From Philly Pride to international stardom

As Pride weekend kicked off in Philly, international dance star Kemar Jewel shone in his hometown.

Jewel, who made his name at Philly Pride events, took the stage in front of a packed audience Friday night at the African American Museum in Philadelphia.

“I do this for our legendary ancestors who aren’t able to see the legacy they have left before us,”Jewel declared before performing.

The event was a Pride weekend kickoff for LGBT of color that paid homage at the opening ceremony of “Legendary: Inside the Ballroom Scene,” an exhibition showcasing the work ofPhiladelphia-basedGerard Gaskin, a renowned photographer whose book documented the scene.

The ballroom scene is an underground LGBT subculture that has long set the standard for defying gender and social class norms within the gay community.

It originated during the early 1960sas a response to the discrimination cross-dressers faced when they wanted to participate in national pageants.

Today, Pride weekends across America have given them the safe space and outlet to flaunt their originality and identities.

In 2010, Jewel, then 19, participated in his first Philly Pride and was a crowd favorite –chosen as the Youth Grand Marshall for the parade by The Attic Youth Center, Philadelphia’s youth center that exclusively serves LGBTQ youth.

“Pride has always been like a holiday to me,” he says. “It’s that special time of year when I can perform, network, and enjoy all of the gayness that the city has to offer.”

Over the next several years, the recent Temple University grad etched a name for himself in the Philly gay scene and beyond. Shortly after his debut at Philly Pride, he became a staffer at The Attic where he would continue to showcase his love for performance and ballroom culture as a dance teacher.

But in 2013, he decidedto break away from his familiar parade circle. He finally had his “Britney Spears no-longer-a kid act” moment. Jewel performed outside of the Attic Youth orbit and went his own creative route as a “sex slave” in a Rihanna-S&M-themed performance. It was then that he discovers his inner love for drag – the act of cross-dressing for a performance.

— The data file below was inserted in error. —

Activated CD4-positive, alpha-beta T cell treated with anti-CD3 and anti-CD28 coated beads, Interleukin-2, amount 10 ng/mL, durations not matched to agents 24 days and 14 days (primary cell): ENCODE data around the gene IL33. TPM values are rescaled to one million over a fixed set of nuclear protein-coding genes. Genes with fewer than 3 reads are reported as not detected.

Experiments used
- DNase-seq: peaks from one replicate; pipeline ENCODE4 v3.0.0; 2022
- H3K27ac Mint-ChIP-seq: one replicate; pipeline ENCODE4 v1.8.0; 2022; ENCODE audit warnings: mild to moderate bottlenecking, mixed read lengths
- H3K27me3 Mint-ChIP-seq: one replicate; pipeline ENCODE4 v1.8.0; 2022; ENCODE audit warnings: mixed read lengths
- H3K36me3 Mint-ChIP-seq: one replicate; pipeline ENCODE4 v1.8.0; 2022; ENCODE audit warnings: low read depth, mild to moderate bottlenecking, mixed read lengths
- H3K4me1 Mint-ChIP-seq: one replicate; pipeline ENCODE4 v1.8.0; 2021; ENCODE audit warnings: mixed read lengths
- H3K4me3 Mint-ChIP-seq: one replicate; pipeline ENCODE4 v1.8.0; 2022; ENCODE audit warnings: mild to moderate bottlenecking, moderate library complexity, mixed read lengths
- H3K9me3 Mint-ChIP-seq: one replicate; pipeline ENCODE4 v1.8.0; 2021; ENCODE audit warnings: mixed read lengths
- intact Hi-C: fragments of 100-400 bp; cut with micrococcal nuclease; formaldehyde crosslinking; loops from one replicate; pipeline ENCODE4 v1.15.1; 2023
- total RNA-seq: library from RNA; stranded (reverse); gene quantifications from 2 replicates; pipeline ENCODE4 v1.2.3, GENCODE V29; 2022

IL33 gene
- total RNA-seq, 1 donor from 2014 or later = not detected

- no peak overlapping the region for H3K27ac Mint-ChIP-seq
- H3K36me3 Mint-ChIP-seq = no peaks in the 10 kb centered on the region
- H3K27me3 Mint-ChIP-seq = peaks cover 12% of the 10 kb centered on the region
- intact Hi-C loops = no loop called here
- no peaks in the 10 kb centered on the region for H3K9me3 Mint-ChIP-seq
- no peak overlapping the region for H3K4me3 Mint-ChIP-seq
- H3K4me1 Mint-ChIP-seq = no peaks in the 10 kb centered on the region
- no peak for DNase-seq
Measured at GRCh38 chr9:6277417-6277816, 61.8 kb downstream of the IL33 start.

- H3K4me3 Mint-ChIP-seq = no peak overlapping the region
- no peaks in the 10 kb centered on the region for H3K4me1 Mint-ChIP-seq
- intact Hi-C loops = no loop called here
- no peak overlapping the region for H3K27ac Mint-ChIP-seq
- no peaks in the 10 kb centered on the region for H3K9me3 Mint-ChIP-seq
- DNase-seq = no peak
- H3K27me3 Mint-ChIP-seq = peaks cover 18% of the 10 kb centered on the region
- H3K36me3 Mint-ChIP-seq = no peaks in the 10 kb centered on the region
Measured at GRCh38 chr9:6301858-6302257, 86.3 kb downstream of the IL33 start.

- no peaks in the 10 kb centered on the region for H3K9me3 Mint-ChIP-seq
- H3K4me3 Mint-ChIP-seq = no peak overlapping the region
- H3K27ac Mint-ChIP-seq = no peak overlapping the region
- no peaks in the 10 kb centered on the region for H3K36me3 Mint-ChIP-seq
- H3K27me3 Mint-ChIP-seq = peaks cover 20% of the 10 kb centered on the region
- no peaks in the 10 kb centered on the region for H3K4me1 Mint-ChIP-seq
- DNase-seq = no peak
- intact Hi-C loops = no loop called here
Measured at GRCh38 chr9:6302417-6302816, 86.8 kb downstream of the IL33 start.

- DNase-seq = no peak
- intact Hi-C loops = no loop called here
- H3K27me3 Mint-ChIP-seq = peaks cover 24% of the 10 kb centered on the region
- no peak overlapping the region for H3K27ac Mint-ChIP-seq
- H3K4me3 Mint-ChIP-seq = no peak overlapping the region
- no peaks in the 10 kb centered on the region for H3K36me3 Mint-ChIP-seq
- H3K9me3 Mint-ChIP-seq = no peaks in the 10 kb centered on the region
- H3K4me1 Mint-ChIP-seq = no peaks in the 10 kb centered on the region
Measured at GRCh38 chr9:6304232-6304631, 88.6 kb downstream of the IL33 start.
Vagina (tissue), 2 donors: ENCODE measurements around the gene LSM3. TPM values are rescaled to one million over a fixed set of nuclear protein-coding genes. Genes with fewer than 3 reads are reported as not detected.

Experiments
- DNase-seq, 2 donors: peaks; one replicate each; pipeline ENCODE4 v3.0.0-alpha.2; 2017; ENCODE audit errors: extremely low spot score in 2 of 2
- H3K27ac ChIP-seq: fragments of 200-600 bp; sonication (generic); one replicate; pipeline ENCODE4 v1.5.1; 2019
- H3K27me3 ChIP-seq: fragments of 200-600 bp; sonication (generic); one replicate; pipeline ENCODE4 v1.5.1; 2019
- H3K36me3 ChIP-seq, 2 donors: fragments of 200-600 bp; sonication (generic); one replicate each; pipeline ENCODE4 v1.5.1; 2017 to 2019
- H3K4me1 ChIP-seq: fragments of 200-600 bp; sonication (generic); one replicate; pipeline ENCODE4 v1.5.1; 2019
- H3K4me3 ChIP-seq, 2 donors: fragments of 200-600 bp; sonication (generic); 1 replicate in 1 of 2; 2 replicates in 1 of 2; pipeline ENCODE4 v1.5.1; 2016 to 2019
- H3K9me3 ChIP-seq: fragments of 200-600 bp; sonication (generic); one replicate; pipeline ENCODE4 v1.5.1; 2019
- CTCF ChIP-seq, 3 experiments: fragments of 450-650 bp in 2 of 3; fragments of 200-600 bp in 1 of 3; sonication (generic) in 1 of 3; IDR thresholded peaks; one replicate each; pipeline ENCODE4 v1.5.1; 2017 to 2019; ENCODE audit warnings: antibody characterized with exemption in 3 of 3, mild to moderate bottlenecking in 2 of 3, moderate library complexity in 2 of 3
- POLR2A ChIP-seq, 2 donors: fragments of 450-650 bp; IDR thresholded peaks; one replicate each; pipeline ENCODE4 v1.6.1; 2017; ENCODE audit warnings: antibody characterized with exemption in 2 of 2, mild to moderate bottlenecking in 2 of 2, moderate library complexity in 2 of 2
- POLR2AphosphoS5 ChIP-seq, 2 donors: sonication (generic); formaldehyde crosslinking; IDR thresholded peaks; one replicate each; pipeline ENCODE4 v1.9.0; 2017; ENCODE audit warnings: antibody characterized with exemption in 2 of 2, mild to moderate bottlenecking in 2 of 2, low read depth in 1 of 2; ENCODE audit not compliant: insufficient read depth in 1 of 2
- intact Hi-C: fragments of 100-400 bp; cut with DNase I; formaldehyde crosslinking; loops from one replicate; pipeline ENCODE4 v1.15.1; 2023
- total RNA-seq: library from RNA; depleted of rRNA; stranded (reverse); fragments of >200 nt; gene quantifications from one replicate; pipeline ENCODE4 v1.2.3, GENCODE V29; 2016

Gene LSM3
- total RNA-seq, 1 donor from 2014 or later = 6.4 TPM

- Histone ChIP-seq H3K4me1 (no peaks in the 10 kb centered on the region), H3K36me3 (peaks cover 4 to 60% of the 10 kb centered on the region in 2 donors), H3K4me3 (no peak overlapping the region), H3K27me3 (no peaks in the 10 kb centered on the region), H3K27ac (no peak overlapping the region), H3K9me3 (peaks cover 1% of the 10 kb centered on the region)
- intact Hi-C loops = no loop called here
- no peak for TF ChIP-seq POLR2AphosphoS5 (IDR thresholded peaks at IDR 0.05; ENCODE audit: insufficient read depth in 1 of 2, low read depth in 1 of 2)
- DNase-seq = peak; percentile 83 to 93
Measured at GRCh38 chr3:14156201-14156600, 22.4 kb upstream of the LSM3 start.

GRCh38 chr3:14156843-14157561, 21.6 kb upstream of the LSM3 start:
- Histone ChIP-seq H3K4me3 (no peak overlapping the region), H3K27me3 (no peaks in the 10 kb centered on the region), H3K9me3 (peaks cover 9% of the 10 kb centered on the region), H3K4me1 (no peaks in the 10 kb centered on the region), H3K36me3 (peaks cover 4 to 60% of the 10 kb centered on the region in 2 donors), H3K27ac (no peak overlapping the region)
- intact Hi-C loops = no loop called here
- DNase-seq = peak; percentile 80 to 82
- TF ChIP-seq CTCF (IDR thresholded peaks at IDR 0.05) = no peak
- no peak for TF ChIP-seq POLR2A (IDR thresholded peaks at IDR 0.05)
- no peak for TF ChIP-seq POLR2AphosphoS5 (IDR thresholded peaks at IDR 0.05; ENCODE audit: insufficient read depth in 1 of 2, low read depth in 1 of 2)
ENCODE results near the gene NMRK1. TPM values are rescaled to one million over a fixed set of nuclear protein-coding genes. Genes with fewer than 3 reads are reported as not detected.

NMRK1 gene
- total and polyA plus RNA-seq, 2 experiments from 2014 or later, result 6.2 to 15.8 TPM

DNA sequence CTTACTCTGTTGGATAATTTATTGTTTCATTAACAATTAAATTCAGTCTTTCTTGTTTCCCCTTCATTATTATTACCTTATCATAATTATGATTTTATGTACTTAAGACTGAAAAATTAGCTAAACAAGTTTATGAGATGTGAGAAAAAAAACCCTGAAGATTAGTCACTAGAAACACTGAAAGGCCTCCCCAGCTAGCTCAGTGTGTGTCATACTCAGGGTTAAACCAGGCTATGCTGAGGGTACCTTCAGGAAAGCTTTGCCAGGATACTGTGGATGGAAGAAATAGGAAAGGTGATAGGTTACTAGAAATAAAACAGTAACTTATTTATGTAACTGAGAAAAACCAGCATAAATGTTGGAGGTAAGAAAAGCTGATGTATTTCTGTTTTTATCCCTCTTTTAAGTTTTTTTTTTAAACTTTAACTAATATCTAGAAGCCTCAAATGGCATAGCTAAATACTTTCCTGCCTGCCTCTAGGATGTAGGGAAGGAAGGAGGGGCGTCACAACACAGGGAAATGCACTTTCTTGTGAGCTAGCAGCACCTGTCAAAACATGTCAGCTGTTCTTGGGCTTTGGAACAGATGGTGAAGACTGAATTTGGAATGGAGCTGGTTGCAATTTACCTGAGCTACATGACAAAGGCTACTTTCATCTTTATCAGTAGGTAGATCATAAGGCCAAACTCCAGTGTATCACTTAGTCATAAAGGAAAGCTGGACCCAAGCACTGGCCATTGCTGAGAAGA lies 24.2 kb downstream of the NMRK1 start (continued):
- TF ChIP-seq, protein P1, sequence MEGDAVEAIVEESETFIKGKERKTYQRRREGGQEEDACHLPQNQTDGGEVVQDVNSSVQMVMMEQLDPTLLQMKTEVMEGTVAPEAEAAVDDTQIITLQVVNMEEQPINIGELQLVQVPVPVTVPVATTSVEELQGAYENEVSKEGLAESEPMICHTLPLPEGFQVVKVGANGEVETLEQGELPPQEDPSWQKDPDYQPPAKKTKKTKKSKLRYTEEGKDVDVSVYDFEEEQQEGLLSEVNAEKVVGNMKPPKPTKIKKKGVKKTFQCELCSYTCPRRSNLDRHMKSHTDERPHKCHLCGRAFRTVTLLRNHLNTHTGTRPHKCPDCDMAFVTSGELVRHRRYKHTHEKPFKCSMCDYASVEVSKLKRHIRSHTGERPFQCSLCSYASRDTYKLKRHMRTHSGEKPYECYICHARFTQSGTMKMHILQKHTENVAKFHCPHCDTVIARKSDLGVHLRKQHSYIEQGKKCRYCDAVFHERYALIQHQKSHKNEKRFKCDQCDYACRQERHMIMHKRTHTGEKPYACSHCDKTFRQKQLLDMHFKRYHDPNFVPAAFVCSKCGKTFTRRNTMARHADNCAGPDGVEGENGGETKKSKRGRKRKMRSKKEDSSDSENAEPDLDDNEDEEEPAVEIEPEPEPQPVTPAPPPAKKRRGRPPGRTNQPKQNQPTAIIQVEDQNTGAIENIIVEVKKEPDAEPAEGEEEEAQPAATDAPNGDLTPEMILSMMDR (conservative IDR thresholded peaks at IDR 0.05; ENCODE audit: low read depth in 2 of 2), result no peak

“That was the first time that I felt that the Philadelphia performance community was finally taking me seriously,” Jewel said. “I loved doing drag and doing performances as a woman.”

Last year, the rest of the world was introduced to Kemar after a video he uploaded on YouTube of himself and fellow dance partners’ vouging — a highly stylized, modern house dance — at various Septa stations across the city went viral.

“Vouging Train” received over 80,000 views and was featured on the Huffington Post, NPR, MSNBC and many others. A follow-up video called “The Runway Museum” attracted a following that would be more international than he ever expected.

When famed gay club hit-maker Bob Sinclar reached out to him and offered a slot as a performer in his summer European tour in Paris, France and Ibiza, Spain, Kemar realized his life wouldn’t ever be the same.

As a result of his growing persona outside of Philadelphia, Kemar made the tough decision to leave his post as dance teacher at the Attic Youth Center – but not without a “show stopping final act.”

“I want to give them one last gift by choreographing their Pride performance with the theme of the TV show Empire,” he said. “Hopefully this performance will win an award again so I can leave The Attic with a smile on my face.”